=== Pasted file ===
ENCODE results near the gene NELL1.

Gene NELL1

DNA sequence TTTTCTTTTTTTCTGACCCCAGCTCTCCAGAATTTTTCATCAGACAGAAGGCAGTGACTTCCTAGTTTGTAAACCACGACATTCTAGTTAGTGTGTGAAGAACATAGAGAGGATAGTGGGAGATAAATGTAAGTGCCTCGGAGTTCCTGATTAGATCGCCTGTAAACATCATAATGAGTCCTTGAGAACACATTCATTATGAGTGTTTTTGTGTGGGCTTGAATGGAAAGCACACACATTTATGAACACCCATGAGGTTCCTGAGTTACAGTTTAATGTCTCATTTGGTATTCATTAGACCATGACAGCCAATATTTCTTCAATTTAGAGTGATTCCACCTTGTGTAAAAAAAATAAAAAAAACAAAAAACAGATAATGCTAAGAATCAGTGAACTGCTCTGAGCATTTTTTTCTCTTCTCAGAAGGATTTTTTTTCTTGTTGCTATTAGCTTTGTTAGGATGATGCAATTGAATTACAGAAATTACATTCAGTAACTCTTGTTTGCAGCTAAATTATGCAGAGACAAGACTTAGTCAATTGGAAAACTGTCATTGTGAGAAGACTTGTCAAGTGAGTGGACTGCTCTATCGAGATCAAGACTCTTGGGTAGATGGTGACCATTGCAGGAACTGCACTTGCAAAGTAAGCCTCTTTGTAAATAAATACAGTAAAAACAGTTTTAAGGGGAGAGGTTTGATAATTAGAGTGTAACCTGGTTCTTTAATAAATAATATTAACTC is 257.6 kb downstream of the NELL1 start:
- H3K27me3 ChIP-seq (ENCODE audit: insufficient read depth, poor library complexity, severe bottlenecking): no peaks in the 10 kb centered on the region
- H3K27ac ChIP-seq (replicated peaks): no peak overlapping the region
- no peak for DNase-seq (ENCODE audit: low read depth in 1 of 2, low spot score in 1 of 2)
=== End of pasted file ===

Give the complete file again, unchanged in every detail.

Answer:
ENCODE results near the gene NELL1.

Gene NELL1

DNA sequence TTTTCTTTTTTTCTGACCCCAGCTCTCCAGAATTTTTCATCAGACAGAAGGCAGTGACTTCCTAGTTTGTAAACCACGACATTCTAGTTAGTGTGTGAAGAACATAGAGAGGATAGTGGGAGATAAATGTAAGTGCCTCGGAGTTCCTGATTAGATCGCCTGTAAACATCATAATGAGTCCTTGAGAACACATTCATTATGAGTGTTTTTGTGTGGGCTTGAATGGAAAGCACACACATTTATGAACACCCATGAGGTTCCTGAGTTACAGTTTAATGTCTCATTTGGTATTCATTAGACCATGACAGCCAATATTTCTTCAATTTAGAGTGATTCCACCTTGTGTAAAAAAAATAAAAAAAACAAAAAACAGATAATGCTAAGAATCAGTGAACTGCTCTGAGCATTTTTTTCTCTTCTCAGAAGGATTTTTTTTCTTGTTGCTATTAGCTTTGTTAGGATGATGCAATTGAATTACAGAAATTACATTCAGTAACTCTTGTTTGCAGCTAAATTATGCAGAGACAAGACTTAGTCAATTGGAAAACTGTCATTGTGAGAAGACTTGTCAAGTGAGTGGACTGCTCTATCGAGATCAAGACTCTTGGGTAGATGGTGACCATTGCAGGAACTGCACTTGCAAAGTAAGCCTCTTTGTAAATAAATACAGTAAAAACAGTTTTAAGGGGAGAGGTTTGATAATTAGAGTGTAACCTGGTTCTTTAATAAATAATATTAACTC is 257.6 kb downstream of the NELL1 start:
- H3K27me3 ChIP-seq (ENCODE audit: insufficient read depth, poor library complexity, severe bottlenecking): no peaks in the 10 kb centered on the region
- H3K27ac ChIP-seq (replicated peaks): no peak overlapping the region
- no peak for DNase-seq (ENCODE audit: low read depth in 1 of 2, low spot score in 1 of 2)